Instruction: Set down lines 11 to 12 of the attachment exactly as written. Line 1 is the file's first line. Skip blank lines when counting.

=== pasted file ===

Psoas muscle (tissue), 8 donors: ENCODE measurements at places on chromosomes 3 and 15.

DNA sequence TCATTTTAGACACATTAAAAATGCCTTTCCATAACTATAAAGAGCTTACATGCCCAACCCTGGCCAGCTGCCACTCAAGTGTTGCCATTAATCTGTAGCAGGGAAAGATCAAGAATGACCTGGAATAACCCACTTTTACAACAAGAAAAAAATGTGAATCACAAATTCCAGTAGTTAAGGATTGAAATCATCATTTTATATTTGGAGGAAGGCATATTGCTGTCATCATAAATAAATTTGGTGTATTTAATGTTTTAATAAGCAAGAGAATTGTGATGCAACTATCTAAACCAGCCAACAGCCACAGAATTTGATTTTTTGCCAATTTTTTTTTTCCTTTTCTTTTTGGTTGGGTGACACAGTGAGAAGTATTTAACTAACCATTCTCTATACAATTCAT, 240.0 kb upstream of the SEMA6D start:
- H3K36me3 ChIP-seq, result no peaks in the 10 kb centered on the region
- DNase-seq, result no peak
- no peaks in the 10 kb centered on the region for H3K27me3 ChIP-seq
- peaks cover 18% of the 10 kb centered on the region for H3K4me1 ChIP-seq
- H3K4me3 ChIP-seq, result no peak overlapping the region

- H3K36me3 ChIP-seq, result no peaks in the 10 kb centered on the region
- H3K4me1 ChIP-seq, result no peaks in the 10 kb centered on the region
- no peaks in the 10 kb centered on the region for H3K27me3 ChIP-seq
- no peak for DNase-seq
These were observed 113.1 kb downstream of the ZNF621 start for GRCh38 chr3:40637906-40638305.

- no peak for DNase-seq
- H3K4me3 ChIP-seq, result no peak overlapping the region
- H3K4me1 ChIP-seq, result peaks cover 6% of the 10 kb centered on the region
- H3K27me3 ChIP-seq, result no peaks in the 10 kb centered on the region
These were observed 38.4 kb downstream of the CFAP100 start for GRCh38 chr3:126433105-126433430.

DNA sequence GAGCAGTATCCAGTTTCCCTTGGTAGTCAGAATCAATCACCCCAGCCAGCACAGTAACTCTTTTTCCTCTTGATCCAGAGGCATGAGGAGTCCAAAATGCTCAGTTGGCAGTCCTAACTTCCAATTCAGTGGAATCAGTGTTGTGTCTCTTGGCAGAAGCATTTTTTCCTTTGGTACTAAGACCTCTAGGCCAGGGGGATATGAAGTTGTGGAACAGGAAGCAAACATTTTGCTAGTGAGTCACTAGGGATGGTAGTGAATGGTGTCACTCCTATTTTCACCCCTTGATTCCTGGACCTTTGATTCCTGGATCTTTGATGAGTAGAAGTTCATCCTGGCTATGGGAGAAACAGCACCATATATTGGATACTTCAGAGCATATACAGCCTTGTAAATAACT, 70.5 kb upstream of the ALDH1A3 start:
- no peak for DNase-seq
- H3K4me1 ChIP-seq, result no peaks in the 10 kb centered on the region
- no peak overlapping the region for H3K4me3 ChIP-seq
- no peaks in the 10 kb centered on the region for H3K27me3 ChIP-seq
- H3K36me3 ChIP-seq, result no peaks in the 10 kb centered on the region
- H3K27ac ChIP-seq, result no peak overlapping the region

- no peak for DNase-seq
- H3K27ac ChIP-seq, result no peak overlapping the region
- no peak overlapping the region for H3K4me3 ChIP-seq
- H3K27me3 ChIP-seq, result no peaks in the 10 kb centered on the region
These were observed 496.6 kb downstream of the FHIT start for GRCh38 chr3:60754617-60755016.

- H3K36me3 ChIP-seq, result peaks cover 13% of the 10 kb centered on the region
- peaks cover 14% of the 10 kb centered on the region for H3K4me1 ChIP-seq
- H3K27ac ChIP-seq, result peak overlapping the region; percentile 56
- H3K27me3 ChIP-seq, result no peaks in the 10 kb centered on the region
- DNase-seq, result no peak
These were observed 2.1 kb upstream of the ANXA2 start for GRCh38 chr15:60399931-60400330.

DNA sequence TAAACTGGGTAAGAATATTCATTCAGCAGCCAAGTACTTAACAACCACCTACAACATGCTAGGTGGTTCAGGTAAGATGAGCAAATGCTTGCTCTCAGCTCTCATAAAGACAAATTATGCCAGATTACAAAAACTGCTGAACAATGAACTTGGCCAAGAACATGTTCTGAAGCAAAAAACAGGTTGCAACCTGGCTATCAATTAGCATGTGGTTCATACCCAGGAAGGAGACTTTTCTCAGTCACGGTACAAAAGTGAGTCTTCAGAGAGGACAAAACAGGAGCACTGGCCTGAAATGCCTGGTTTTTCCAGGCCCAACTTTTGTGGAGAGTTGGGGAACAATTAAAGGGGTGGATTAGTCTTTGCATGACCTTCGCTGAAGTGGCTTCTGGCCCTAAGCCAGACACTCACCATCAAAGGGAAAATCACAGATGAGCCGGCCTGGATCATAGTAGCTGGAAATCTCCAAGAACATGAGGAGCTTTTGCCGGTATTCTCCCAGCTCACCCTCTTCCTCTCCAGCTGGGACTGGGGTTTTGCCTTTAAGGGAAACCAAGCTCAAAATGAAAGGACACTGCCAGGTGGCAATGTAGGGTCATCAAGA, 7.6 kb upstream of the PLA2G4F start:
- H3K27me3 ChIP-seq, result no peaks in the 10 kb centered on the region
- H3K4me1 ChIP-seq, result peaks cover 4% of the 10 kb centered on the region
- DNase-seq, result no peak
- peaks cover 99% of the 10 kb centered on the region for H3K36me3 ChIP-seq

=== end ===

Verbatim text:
- no peak for DNase-seq
These were observed 113.1 kb downstream of the ZNF621 start for GRCh38 chr3:40637906-40638305.